Ex-Mexican governor Eugenio Hernandez has been charged with money laundering in association with Mexican gangs, abuse of position of trust and similar charges, the US announced on Friday.
Eugene Hernandez Flores, 57, who was elected and held the post of governor in the state of Tamaulipas from 2005-2010; and his brother in law, Oscar Gomez Guerra; are being charged on accounts of fraud and the establishment or a money laundering mechanism that conceals bribery received from Mexican criminal gangs, including from Mexico’s largest drug cartel, Los Zetas.
Los Zetas is Mexico’s largest drug cartel in terms of geographical presence and is known for its brutal tactics like beheadings, in order to terrorise rivals. The US government describes them as ‘"most technologically advanced, sophisticated, and dangerous cartel operating in Mexico."
The charged men are now seen as fugitives with a US warrant for their arrest initially indicted on May 27 but later blocked off until Thursday where it was re-indicted by federal prosecutors in Texas.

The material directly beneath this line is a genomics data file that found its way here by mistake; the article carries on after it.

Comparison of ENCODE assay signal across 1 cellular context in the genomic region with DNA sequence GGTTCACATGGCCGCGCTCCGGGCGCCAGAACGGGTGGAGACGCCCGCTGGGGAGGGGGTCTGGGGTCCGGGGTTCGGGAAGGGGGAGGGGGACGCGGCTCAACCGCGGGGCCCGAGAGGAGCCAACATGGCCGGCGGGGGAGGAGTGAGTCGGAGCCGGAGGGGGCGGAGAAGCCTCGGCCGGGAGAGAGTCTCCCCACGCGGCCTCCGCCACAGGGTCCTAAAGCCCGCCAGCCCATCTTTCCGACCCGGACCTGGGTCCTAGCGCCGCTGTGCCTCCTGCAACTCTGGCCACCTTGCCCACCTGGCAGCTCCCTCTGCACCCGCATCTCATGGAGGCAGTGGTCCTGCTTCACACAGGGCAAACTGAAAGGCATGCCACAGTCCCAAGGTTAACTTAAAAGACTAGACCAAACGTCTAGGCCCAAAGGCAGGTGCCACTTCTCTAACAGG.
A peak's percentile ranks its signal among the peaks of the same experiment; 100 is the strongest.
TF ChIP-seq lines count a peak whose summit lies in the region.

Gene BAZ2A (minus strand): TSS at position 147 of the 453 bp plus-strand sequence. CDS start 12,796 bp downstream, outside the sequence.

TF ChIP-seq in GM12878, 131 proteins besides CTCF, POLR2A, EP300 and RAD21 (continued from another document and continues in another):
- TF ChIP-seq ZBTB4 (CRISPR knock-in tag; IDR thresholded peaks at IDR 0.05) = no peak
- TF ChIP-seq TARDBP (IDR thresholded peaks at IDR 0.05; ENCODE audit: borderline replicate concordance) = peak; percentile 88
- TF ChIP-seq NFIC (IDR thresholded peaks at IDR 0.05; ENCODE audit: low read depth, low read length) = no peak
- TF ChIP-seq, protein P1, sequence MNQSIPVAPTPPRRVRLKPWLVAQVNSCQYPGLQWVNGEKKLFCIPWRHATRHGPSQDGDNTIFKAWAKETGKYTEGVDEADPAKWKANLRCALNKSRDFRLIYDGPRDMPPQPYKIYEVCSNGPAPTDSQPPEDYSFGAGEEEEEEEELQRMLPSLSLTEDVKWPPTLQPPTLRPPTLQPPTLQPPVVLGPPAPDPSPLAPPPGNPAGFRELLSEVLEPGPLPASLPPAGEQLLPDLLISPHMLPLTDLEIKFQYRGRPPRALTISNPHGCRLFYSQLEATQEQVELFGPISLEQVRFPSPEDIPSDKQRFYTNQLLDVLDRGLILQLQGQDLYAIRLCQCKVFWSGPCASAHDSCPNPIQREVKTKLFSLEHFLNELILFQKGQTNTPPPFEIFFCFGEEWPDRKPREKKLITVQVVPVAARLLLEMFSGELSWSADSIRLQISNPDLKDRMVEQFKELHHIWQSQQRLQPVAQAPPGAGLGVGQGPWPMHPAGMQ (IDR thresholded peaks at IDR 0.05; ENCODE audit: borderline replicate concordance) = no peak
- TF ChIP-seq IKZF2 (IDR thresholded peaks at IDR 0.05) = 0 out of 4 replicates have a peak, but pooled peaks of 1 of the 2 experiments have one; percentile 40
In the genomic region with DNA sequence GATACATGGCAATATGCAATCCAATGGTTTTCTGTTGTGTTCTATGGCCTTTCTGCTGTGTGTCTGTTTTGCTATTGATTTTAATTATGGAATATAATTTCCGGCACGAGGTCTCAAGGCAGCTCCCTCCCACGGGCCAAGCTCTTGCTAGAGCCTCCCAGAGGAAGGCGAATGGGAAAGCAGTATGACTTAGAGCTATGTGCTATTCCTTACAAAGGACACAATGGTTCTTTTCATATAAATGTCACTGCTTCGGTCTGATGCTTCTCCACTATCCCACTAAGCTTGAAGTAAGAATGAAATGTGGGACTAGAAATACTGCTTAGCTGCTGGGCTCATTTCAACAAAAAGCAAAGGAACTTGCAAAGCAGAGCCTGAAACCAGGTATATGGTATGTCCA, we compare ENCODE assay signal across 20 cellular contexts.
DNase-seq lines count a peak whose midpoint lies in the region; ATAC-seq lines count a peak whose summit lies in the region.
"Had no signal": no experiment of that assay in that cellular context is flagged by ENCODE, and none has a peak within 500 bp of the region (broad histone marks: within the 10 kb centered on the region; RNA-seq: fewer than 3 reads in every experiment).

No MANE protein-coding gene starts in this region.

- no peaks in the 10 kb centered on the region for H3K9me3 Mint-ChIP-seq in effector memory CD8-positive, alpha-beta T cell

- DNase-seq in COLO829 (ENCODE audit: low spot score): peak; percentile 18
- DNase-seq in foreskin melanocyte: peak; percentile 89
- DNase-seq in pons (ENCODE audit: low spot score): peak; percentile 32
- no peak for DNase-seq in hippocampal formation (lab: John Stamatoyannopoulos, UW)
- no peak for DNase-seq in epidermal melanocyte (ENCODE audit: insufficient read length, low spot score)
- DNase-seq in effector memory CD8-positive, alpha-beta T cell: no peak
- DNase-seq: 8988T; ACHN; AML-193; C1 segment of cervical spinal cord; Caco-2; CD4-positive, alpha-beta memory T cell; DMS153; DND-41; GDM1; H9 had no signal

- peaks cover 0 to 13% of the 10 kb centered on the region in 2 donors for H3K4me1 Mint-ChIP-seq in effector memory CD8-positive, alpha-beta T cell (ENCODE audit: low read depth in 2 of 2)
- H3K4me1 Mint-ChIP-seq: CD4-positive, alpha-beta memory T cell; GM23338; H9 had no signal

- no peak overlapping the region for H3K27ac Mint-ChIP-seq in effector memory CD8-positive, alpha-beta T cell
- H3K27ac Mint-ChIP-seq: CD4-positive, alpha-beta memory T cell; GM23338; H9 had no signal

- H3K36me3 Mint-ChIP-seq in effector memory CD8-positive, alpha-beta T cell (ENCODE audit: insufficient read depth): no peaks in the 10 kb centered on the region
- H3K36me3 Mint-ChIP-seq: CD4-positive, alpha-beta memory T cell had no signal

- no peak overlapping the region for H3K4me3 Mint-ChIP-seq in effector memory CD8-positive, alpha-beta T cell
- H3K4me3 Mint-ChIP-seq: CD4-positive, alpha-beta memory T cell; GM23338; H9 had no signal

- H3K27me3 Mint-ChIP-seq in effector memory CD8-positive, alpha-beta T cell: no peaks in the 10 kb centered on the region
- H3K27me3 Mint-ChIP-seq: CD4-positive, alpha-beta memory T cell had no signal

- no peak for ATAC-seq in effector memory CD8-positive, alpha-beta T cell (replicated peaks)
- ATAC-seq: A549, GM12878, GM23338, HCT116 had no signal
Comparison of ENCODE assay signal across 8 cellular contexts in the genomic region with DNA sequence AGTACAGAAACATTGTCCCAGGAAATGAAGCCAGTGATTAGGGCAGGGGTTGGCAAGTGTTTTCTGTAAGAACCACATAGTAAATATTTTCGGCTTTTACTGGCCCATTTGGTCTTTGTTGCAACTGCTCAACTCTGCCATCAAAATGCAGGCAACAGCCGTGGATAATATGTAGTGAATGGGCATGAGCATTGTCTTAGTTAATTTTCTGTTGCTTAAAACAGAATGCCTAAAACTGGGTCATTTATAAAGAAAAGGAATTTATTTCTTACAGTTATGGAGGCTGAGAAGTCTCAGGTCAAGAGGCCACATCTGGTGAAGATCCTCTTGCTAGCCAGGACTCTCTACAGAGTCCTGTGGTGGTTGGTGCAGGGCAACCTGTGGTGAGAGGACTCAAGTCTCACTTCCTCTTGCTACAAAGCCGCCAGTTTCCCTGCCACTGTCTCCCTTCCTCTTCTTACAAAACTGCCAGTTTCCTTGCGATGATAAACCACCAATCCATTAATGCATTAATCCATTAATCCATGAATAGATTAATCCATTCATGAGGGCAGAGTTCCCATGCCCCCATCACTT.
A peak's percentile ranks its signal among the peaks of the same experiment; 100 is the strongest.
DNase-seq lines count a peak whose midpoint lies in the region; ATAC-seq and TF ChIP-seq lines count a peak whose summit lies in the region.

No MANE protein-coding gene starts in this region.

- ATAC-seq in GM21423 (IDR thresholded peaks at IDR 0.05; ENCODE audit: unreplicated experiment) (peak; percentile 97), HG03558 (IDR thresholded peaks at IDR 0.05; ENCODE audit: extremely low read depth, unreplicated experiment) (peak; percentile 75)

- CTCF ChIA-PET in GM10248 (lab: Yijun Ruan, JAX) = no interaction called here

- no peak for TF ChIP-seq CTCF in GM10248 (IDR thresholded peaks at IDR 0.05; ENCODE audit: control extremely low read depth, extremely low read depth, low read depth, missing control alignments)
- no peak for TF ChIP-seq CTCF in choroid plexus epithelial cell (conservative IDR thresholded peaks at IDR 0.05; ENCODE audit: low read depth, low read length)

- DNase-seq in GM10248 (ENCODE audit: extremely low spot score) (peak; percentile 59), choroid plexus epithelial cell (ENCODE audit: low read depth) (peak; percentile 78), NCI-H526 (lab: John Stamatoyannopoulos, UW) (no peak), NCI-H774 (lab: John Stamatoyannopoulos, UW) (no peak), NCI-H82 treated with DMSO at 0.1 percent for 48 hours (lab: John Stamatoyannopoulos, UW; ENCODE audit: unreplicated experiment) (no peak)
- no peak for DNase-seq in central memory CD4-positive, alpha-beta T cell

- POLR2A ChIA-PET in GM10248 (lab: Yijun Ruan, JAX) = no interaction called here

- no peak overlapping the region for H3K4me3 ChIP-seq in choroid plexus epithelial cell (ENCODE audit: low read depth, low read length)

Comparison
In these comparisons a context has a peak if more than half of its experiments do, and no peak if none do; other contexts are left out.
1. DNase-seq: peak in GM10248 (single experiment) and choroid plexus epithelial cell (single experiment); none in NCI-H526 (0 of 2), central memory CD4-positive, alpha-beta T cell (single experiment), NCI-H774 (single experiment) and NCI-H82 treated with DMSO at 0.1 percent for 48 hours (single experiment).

The bribery exchange and money laundering mechanism are believed to be operated during Hernandez’s governor post, in the northern Mexican state, which borders Texas, says US authorities.
The US government is pushing for a $30 million repayment and state seizure of at least three properties in McAllen and Austin, both in the Texas state.
If the court finds the accused guilty, they may face up to 20 years in prison.
Hernandez Flores is the second governor in Mexico to be blamed by the US in recent years for accepting systematic bribes by drug cartels and concealing it.
In 2013, the US unsealed an indictment against Tomas Yarrington Ruvalcaba, Hernandez’s predecessor who served as governor of Tamaulipas from 1999 to 2004.
Ruvalcaba is currently facing similar charges with Hernandez, with counts of drug trafficking, money laundering and assisting criminal cartels with operation and distribution of illegal substances. He too is a fugitive believed to be hiding in Mexico.
Tamaulipas is considered to be one of the bases of criminality in Mexico and is also where the home base of Los Zetas stands. There has recursively been a fight for territorial power between Los Zetos and rival gang organisation Sinaloa cartel.
Tamaulipas has seen thousands of fatalities as a result of constant shootouts in public space and residential streets and is seen by drug cartels as a strategic location for drug territory operations.